On Balance: Women making art today


What is the prospect for women artists in Australia in 2022? Today they are increasingly recognised, honoured, and, most important, emboldened. This was almost inconceivable 50 years ago, in the different world where we first read the celebrated Dorothy Dixer posed by American art historian Linda Nochlin, ‘Why are there no great women artists?’

In 1973, when I first published an article mentioning Vivienne Binns, I could not have predicted her extraordinary career, or her 2022 major museum survey On and through the surface. But the die was cast in the 1970s, with the passionate advocacy and activism of the Women’s Art Movements, and now women are crucial to innovation in the arts, as elsewhere in society. This is no overnight transformation. It’s the culmination of decades of experiment, advocacy, comradeship (and competition), heartsearching, and sheer hard work. We have seen the diffusion, even the popularisation, of feminist art practices. And as a result, women artists (and writers, filmmakers, musicians) have reshaped the country’s imaginative life, making, as in so many fields—law, medicine, sport, business, education, theology—huge changes in society.

In recent years there’s been a huge acceleration in the recognition of the pernicious legacies of sexism, both here and internationally. I am thinking not only of the #MeToo movement since late 2017, with its resonances in Australia, but the courageous contributions made to public life in 2021 by Grace Tame and Brittany Higgins. Who could have predicted the great shift in community attitudes towards the indignities experienced by these (and many other) women? This has been amplified by public scrutiny that includes (among many distinguished contributions) Kate Jenkins’s report Set the Standard and Jess Hill’s Quarterly EssayThe Reckoning: How #MeToo is Changing Australia’. Such frank conversations about women’s status and expectations in Australian public and domestic life are signs of great change. And 2021 was a certainly a tipping point.

Artists have been central to these conversations: witness Sarah Goffman’s commissioned artwork for the The Monthly cover in May 2021 with the raw text ‘I believe her’. Drawing on home-made imagery from street demonstrations, Goffman summons activist wit and exemplifies continuing feminist advocacy. Not surprisingly, the visual arts world has seen signal developments in the last two years: the focus on women’s social and political struggle has fostered a climate of enthusiasm for both historical and contemporary art by women across Australian museums and galleries, and internationally in influential institutions such as Tate Modern, now committed to greater equity for women artists in exhibitions and collecting. And the Countess Report, most recently delivered in late 2019, has partnered with the National Gallery of Australia in its multi-pronged Know My Name project, contributing to the NGA’s Gender Equity Action Plan, which will be released for International Women’s Day.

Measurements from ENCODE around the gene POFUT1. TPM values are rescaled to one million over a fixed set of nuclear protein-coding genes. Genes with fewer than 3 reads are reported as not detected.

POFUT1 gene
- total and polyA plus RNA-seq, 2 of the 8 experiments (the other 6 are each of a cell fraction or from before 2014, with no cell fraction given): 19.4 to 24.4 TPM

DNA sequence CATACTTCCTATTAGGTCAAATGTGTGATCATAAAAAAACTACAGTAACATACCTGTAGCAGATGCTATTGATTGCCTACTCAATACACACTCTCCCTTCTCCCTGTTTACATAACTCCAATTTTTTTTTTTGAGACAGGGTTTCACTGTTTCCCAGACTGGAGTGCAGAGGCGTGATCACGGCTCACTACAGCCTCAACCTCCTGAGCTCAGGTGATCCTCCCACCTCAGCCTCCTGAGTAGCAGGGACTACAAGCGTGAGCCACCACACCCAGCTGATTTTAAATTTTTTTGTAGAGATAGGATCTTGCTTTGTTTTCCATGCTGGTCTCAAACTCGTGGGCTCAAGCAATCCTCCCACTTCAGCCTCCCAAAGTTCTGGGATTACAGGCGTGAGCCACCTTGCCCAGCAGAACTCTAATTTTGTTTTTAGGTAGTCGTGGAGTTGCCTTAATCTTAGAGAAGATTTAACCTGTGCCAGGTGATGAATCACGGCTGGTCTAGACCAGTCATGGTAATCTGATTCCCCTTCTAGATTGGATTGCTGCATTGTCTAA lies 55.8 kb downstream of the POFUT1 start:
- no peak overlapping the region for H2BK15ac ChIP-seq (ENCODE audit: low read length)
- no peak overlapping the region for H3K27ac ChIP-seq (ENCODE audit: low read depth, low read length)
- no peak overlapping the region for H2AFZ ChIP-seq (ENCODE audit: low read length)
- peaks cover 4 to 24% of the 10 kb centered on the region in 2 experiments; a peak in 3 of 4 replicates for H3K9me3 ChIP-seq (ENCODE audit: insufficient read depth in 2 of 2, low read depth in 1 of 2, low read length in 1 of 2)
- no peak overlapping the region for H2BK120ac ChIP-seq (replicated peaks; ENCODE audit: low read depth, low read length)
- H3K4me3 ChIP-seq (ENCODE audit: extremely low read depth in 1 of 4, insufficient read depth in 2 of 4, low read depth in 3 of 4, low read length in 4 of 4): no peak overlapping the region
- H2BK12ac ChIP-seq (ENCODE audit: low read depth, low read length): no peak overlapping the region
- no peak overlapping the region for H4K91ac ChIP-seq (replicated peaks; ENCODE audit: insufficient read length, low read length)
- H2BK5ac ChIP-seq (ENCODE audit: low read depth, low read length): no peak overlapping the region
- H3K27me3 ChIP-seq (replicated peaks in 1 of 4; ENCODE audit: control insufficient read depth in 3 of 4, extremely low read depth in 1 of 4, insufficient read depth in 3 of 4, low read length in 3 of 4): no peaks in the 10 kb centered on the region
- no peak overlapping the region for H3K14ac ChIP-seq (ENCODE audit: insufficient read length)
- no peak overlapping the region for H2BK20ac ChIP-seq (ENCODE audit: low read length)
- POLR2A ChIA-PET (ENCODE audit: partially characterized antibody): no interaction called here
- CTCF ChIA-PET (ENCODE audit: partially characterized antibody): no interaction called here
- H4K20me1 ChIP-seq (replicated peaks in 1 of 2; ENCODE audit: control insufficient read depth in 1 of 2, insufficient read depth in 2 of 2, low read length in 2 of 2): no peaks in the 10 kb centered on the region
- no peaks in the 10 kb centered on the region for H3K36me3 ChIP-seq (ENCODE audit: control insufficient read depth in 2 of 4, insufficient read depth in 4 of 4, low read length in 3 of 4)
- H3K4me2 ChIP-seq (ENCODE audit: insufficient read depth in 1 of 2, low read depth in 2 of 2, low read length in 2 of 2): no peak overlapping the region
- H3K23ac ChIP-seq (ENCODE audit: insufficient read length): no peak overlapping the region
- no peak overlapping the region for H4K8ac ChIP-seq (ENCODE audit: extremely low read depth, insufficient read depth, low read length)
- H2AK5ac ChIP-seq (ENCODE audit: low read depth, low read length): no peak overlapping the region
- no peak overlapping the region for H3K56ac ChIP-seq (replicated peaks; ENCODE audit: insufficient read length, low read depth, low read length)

Know My Name is the most prominent of many Australian projects advocating for women artists, and an internationally significant exemplar. It was launched in November 2020 and the exhibition has been extended until June this year. Despite excellent intentions, the exhibition attracted informed criticism, as well as enthusiasm. About Know My Name’s claim to tell “a new story of Australian art”, critic Anne Brennan wrote in the thereviewboard, “That may be over-egging the pudding a little. Part 1 of the exhibition unpacked a narrative about the history of women’s practice that relied heavily on 40 years of feminist art historical scholarship.” And art historian Anne Marsh, writing in Artlink, made a similar argument in detail: her text is a valuable record of feminist achievement. As she argues, “In many respects, Know My Name is a belated response to the surge of interest in women’s art and feminism… ” Both are correct. To the mainstream, women and feminism have finally ‘arrived’.

Be that as it may, Know My Name remains a genuine “commitment and call to action”. Sally Smart, artist and NGA board member, put it plainly to the Sydney Morning Herald in June 2021: “Know My Name means nothing. This is just the starting point… It has to be about the intellectual space, as well as the physical space which gets handed over.” Part of that is the massive Know My Name anthology: the first edition of 3000 sold out, another 4000 are being printed. Together with Marsh’s own extraordinary compendium Doing Feminism: Women’s Art and Feminist Criticism in Australia, published in late 2021, there is complementary food for thought, teaching and debate in coming decades.

On balance, this movement seems unstoppable. Today Australians are accustomed to women being prominent in cultural life, offering fresh ideas and narratives underpinned by life experience and informed by rigorous theoretical positions. But while gender bias is morphing, it has not vanished in the last 50 years, nor will it in the next 50, I imagine: “Pessimism of the intellect, optimism of the will,” as Antonio Gramsci famously imparted.

Today, though, I do take heart from the energy of younger artists, with their insight into the operations of cultural power and urgent demands for change. This impatience is valuable, it is necessary. It is directed towards results. It embraces new challenges. This moment has been reached through the robust practices of generations of artists, critics and audiences ‘doing’ feminism, to borrow Marsh’s title.

Commitment to change has fuelled this long struggle. And the brilliance of artists has fulfilled it in ways completely unexpected when feminist artists first gathered in the 1970s. This allows us to look to the future, when what today is considered extraordinary will have become expected, and when new and unexpected questions, problems and, one hopes, joys may be embraced.

Opinion Words by Julie Ewington